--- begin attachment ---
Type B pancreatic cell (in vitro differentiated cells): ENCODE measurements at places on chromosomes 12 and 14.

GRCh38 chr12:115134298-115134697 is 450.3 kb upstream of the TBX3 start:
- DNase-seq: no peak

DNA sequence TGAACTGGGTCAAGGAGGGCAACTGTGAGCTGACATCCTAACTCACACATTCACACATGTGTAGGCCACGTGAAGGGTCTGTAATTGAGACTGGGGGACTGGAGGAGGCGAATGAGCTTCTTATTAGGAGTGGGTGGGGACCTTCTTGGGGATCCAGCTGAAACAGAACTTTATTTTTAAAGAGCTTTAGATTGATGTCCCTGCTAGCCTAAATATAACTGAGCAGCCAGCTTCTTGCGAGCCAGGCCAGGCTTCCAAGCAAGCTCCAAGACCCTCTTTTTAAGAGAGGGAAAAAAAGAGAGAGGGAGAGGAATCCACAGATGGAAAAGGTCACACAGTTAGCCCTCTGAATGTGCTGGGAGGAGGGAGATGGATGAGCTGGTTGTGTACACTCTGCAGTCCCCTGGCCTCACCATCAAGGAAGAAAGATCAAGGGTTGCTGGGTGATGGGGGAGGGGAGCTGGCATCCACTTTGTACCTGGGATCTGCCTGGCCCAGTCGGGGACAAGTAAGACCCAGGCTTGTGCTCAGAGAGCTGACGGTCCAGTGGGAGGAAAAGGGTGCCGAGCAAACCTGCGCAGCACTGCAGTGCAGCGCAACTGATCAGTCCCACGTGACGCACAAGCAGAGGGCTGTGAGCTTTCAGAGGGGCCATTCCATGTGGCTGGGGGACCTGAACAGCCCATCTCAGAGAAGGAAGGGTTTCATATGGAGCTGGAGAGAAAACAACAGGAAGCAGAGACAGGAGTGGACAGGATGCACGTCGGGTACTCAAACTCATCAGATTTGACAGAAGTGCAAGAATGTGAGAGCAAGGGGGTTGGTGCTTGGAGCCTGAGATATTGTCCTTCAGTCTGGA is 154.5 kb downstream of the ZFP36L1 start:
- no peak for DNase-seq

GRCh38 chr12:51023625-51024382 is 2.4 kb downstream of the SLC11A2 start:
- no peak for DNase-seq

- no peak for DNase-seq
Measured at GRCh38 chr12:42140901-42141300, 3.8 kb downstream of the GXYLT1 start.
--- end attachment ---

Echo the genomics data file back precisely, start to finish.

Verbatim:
Type B pancreatic cell (in vitro differentiated cells): ENCODE measurements at places on chromosomes 12 and 14.

GRCh38 chr12:115134298-115134697 is 450.3 kb upstream of the TBX3 start:
- DNase-seq: no peak

DNA sequence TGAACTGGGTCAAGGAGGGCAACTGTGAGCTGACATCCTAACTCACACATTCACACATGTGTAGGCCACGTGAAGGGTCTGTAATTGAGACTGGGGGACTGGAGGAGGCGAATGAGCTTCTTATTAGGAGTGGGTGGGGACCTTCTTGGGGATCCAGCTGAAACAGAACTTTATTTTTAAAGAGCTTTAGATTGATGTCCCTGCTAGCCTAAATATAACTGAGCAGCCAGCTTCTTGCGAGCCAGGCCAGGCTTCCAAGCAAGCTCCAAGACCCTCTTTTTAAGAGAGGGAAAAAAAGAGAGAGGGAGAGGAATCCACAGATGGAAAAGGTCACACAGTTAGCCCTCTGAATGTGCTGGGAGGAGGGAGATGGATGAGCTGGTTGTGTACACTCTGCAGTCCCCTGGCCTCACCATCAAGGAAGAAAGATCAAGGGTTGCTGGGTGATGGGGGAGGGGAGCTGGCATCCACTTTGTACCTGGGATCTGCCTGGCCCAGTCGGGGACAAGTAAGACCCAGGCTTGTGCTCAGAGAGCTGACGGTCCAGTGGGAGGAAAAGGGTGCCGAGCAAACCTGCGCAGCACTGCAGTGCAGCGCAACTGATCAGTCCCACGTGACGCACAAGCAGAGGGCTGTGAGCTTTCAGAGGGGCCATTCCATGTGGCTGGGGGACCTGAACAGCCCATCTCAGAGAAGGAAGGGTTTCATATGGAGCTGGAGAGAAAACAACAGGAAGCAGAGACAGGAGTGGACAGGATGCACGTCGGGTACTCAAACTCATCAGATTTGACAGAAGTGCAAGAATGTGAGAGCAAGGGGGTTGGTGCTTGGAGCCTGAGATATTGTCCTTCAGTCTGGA is 154.5 kb downstream of the ZFP36L1 start:
- no peak for DNase-seq

GRCh38 chr12:51023625-51024382 is 2.4 kb downstream of the SLC11A2 start:
- no peak for DNase-seq

- no peak for DNase-seq
Measured at GRCh38 chr12:42140901-42141300, 3.8 kb downstream of the GXYLT1 start.